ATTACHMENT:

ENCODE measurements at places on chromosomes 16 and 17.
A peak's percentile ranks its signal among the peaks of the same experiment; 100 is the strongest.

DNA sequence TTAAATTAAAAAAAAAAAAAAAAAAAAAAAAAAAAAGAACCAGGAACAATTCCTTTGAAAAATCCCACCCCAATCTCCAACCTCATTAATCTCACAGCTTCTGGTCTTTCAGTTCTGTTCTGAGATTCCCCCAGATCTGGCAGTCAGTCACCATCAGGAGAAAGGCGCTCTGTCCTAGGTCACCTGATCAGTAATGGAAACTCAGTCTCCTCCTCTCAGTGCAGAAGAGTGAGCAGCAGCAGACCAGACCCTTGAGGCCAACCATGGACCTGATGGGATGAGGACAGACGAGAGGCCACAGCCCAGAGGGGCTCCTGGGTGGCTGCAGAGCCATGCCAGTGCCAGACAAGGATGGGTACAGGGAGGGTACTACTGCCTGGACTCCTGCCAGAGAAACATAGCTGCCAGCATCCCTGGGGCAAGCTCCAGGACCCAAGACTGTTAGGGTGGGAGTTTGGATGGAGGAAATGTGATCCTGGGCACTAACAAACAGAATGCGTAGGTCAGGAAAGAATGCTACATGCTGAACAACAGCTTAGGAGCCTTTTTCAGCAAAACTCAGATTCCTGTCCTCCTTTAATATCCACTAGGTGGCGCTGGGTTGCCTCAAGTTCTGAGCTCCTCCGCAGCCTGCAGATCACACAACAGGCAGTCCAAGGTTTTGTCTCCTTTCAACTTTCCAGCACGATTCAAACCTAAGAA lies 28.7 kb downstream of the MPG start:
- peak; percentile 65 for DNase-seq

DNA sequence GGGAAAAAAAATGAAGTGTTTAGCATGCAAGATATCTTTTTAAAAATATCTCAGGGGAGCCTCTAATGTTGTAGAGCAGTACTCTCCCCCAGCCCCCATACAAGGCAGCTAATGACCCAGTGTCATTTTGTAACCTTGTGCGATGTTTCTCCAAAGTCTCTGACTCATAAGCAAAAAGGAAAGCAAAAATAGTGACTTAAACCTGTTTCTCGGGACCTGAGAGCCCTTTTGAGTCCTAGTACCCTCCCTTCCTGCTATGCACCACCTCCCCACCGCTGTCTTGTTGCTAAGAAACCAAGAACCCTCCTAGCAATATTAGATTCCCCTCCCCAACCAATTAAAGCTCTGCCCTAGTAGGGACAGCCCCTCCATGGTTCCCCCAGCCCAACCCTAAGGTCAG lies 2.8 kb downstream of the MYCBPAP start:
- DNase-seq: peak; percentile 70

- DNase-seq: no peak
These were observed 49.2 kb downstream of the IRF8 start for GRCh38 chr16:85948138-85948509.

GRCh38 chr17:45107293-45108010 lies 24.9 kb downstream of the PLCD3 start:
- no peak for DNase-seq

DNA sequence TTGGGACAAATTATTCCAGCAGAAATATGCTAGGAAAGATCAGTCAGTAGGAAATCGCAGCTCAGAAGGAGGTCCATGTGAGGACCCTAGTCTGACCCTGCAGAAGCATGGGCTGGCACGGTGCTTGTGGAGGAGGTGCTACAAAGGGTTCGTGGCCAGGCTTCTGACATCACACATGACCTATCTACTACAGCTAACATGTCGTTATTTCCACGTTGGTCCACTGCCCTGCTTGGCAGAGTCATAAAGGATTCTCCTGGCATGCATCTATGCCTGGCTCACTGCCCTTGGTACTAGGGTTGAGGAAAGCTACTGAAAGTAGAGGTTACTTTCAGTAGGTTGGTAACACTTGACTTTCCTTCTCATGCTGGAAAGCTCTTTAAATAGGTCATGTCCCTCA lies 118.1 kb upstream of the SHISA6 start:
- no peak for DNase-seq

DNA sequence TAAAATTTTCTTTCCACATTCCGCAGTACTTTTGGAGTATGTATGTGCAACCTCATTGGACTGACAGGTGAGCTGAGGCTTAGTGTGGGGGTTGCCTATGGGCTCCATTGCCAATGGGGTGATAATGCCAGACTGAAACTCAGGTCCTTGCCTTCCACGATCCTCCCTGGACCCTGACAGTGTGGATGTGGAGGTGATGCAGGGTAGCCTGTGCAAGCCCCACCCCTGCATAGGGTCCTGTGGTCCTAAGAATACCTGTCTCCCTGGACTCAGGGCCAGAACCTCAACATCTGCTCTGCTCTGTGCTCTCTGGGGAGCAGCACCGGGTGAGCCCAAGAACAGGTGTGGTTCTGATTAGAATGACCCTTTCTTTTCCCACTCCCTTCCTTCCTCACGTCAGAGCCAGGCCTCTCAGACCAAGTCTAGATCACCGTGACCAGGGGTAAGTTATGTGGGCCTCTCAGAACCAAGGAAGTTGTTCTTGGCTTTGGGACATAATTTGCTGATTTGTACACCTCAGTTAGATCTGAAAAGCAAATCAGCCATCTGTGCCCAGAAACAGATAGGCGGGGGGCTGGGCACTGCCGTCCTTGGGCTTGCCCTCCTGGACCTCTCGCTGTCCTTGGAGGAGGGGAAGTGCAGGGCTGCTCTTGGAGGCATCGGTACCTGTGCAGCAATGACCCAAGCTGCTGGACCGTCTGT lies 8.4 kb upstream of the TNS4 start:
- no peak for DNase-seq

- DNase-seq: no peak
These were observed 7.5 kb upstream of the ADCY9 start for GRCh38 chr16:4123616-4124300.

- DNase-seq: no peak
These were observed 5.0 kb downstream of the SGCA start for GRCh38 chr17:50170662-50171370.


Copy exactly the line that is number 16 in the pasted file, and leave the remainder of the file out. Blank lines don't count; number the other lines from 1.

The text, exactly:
These were observed 7.5 kb upstream of the ADCY9 start for GRCh38 chr16:4123616-4124300.